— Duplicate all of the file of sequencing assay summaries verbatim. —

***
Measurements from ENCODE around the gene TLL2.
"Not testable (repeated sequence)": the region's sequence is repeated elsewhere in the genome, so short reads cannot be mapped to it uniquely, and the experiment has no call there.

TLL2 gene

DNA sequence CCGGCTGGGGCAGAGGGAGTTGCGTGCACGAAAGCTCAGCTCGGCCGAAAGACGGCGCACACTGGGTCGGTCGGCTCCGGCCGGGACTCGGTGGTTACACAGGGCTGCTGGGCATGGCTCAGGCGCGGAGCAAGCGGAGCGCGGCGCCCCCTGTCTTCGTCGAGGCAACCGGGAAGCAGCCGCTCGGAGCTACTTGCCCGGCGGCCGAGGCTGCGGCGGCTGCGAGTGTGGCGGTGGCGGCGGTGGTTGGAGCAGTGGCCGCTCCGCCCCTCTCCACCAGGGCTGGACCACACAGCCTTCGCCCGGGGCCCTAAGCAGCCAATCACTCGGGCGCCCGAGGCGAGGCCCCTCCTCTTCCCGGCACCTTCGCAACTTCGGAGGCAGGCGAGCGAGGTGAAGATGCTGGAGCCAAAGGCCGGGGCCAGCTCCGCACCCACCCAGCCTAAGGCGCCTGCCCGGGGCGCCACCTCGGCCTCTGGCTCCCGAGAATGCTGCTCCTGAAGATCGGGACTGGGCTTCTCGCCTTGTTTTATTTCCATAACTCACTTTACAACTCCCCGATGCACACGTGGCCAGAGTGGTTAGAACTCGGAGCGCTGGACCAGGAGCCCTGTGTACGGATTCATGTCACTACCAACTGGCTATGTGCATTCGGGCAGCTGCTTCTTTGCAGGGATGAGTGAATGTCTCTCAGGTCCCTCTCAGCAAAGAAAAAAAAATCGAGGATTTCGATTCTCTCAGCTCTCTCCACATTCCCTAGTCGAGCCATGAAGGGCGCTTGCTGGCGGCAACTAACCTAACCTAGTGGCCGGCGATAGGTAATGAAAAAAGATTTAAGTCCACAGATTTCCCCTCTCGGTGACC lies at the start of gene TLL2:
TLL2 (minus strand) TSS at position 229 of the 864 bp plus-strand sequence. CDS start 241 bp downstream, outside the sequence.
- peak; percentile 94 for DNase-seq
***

Measurements from ENCODE around the gene TLL2.
"Not testable (repeated sequence)": the region's sequence is repeated elsewhere in the genome, so short reads cannot be mapped to it uniquely, and the experiment has no call there.

TLL2 gene

DNA sequence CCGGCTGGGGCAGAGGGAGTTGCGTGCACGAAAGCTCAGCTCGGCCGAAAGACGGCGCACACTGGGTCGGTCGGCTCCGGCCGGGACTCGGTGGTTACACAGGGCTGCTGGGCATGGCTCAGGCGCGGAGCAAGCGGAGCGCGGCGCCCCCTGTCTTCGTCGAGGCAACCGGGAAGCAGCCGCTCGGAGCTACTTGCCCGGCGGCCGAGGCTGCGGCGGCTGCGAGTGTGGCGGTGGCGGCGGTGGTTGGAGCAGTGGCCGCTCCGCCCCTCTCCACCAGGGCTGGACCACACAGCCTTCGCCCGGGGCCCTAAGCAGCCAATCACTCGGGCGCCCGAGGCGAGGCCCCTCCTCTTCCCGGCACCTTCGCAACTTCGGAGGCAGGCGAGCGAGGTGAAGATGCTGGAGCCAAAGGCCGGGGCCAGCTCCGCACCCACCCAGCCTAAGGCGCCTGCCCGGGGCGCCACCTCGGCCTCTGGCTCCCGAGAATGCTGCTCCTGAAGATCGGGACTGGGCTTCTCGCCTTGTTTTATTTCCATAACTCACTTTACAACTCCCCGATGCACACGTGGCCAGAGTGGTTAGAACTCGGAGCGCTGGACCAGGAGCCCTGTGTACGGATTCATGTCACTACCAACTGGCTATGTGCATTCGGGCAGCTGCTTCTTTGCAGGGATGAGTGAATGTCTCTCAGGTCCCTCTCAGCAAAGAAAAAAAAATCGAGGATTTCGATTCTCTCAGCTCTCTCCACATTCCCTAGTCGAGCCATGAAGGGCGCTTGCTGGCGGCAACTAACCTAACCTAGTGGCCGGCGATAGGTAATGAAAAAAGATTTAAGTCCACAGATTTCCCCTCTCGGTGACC lies at the start of gene TLL2:
TLL2 (minus strand) TSS at position 229 of the 864 bp plus-strand sequence. CDS start 241 bp downstream, outside the sequence.
- peak; percentile 94 for DNase-seq